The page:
SEBASTIAN – No new pain clinics will be moving into the City of Sebastian within the next six months after the Sebastian City Council unanimously supported an emergency moratorium on such businesses.
The emergency order went into effect last week and gives the city’s staff time to review its land use codes and policies and establish new rules. Such changes could include prohibiting pain clinics and pain management clinics from being allowed to dispense medications – such as narcotic painkiller Oxycodone – on site.
“If we don’t act on it, and act quickly…we’re going to have some serious issues,” said Sebastian Police Detective Theo Robinson, who has spent the last five years with department fighting drug-related crimes in the city.
In one case he worked, Det. Robinson and his team raided a home in Sebastian that contained 2,000 Oxycodone pills that were bound for New York. Those arrested had gotten the pills from pain clinics in South Florida.
In another case, authorities in Sebastian arrested a suspect in connection to more than 100 vehicular burglaries and four home burglaries – all of which were to support the suspect’s Oxycodone drug habit, Det. Robinson said.
“It’s a scary, scary thing that’s headed our way,” City Councilwoman Andrea Coy said.
City Attorney Robert Ginsburg told the council that he does not favor moratoriums but would put one in place if so directed. He said he would rather the city change its ordinances first by going through public hearings.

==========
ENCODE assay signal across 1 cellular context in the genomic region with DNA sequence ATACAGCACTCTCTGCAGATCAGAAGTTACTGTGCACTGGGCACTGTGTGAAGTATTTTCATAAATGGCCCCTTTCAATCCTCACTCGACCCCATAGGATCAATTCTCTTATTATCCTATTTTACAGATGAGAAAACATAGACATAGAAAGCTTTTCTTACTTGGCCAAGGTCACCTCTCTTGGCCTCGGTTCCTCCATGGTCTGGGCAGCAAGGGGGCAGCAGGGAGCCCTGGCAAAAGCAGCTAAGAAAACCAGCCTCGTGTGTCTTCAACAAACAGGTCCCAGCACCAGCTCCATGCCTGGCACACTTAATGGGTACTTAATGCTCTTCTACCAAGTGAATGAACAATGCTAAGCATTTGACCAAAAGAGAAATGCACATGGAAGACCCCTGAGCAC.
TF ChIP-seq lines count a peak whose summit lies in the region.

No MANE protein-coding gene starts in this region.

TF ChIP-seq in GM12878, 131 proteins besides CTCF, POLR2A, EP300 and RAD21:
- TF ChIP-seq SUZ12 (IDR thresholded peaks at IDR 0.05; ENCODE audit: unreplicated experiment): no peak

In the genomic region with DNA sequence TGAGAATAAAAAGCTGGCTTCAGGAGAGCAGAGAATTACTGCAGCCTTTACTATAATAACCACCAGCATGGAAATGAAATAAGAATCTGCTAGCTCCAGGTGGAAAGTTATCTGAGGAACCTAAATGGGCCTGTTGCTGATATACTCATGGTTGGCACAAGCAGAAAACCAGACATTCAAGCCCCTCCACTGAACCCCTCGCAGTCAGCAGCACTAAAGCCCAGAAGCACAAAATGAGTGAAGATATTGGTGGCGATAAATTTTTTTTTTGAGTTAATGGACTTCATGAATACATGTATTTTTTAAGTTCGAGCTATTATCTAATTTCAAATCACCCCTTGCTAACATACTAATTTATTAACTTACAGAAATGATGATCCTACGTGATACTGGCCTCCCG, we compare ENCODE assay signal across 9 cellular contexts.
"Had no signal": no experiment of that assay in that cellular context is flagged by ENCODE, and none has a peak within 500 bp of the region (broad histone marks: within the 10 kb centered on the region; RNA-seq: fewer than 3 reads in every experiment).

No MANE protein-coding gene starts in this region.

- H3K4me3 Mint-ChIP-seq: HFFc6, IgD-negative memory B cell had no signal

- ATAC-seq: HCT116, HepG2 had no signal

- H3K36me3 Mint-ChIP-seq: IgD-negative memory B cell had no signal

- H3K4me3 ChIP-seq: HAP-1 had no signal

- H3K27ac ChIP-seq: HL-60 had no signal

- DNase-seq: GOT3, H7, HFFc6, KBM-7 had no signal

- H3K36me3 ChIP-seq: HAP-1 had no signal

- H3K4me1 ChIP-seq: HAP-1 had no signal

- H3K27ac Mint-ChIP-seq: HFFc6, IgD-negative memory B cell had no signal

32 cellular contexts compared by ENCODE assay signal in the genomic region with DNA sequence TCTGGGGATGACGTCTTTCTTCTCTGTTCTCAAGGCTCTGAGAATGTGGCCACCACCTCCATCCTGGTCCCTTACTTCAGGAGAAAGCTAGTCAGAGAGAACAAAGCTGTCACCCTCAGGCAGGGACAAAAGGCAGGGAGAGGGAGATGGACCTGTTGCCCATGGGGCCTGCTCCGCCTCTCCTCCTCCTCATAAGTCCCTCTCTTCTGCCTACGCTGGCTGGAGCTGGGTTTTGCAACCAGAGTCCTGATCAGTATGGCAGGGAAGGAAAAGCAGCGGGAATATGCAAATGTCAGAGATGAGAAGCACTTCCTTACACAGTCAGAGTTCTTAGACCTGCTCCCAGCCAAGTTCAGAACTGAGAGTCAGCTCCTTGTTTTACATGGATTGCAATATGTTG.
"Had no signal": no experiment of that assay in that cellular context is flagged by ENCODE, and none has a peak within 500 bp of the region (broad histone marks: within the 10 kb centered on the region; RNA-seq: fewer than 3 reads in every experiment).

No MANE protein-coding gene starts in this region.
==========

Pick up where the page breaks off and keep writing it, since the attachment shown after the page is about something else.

He said the ordinance could be in place within about a month and any pain clinics that opened in the meantime and did not adhere to the new ordinance would be “out of business” by September or October when it came time to renew its business license.
Ginsburg also warned the council that there are no prohibitions on pain clinics as of yet in the unincorporated portions of the county or in Fellsmere. Sebastian could enact its own rules, but it would probably only force those clinics elsewhere.
“We can do our part, but that’s all we can do,” Ginsburg said.
Vice Mayor Jim Hill questioned how many drugs could be distributed and how much money could be made between now and September.
“That’s a great concern of mine,” he said.
His fellow council members agreed and voted to put an emergency moratorium in place. In the meantime, Growth Management Director Rebecca Grohall and her staff will work with Ginsburg and the Sebastian Police Department to craft a new ordinance that would address pain clinics.